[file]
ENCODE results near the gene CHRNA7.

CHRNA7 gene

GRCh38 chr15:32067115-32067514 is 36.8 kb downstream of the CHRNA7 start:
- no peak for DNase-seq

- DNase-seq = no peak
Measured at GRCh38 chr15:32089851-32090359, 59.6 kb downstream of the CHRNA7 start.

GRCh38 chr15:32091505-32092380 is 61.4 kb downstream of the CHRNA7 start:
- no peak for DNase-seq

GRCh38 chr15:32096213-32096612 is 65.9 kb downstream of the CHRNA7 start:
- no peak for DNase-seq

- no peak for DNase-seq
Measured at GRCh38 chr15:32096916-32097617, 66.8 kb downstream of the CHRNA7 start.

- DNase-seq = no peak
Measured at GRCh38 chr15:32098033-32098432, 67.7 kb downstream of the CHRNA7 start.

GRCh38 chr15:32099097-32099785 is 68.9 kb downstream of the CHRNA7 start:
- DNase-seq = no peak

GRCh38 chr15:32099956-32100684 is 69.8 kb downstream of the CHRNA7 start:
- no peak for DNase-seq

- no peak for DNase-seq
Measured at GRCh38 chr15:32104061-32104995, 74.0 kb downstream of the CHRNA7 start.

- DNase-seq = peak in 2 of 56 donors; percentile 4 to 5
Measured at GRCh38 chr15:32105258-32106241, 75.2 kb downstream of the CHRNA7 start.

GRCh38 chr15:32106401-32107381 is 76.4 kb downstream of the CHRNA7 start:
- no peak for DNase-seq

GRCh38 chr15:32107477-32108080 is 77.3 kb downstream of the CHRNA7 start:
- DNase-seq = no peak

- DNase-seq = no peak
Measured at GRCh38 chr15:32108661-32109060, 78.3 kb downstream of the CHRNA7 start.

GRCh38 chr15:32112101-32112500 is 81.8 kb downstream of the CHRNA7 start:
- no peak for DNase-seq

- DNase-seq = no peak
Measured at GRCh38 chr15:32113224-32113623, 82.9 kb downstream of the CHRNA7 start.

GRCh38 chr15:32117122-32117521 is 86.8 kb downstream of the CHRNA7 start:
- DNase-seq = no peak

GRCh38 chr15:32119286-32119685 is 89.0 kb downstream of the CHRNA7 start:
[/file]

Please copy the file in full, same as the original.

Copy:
ENCODE results near the gene CHRNA7.

CHRNA7 gene

GRCh38 chr15:32067115-32067514 is 36.8 kb downstream of the CHRNA7 start:
- no peak for DNase-seq

- DNase-seq = no peak
Measured at GRCh38 chr15:32089851-32090359, 59.6 kb downstream of the CHRNA7 start.

GRCh38 chr15:32091505-32092380 is 61.4 kb downstream of the CHRNA7 start:
- no peak for DNase-seq

GRCh38 chr15:32096213-32096612 is 65.9 kb downstream of the CHRNA7 start:
- no peak for DNase-seq

- no peak for DNase-seq
Measured at GRCh38 chr15:32096916-32097617, 66.8 kb downstream of the CHRNA7 start.

- DNase-seq = no peak
Measured at GRCh38 chr15:32098033-32098432, 67.7 kb downstream of the CHRNA7 start.

GRCh38 chr15:32099097-32099785 is 68.9 kb downstream of the CHRNA7 start:
- DNase-seq = no peak

GRCh38 chr15:32099956-32100684 is 69.8 kb downstream of the CHRNA7 start:
- no peak for DNase-seq

- no peak for DNase-seq
Measured at GRCh38 chr15:32104061-32104995, 74.0 kb downstream of the CHRNA7 start.

- DNase-seq = peak in 2 of 56 donors; percentile 4 to 5
Measured at GRCh38 chr15:32105258-32106241, 75.2 kb downstream of the CHRNA7 start.

GRCh38 chr15:32106401-32107381 is 76.4 kb downstream of the CHRNA7 start:
- no peak for DNase-seq

GRCh38 chr15:32107477-32108080 is 77.3 kb downstream of the CHRNA7 start:
- DNase-seq = no peak

- DNase-seq = no peak
Measured at GRCh38 chr15:32108661-32109060, 78.3 kb downstream of the CHRNA7 start.

GRCh38 chr15:32112101-32112500 is 81.8 kb downstream of the CHRNA7 start:
- no peak for DNase-seq

- DNase-seq = no peak
Measured at GRCh38 chr15:32113224-32113623, 82.9 kb downstream of the CHRNA7 start.

GRCh38 chr15:32117122-32117521 is 86.8 kb downstream of the CHRNA7 start:
- DNase-seq = no peak

GRCh38 chr15:32119286-32119685 is 89.0 kb downstream of the CHRNA7 start: